Calls for freakshakes' to be BANNED by anti-sugar campaigner

13 November 2018, 10:38 | Updated: 13 November 2018, 11:30

Action on Sugar want a ban on high calorie freakshakes and milkshakes
Action on Sugar want a ban on high calorie freakshakes and milkshakes. Picture: Getty

Action on Sugar have raised concerns about the sickly milkshakes and their high calorie content.

Campaign group Action on Sugar has called for a ban on freakshakes and milkshakes that contain more than 300 calories.

They claim the sickly concoctions contain "grotesque levels of sugar and calories" and are calling for them to be banned by fast food shops and restaurants across the UK.

Their survey found that some high street milkshakes contain a whopping 39 teaspoons of sugar which is "over 6 times the recommended daily amount of sugar for a 7 to 10 year old."

Read more: Are the hidden calories in your favourite condiments causing you to gain weight?

Freakshakes sickly sweet and full of calories
Freakshakes sickly sweet and full of calories. Picture: Getty

The report created by the Queen Mary University of London based action group said that Toby Carvery is ranked as the worst offender with their 'Unicorn Freakshake'.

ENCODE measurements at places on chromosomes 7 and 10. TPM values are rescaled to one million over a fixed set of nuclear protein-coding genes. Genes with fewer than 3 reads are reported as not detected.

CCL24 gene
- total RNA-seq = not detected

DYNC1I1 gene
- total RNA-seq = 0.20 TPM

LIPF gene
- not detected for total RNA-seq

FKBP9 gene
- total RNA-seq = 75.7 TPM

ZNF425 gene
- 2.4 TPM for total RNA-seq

The next most calorific shake is Five Guys' Banana and Chocolate Shake which contains 37 teaspoons of sugar and equates to drinking over four cans of Coca Cola.

As a result of the findings they are now calling "for a ban on the sale of milkshakes that exceed a calorie limit of 300 kcal per serving."


Holly Gabriel ANutr, Nutrition Campaigner at Action on Sugar said: “It is unnecessary and unacceptable to sell milkshakes with over half an adult’s daily calorie needs in a single serving."

"There should be a limit of 300kcal per serving on these drinks.

"If you choose to eat out in a restaurant or cafe, you could unknowingly be consuming up to four times the amount of sugar and calories compared to a similar product from a supermarket, which demonstrates how easy it is to reduce sugar and calories.”

Public Health England are currently working on a sugar reduction programme as part of a plan to reduce childhood obesity and is challenging business to cut sugar by 20 percent by 2020.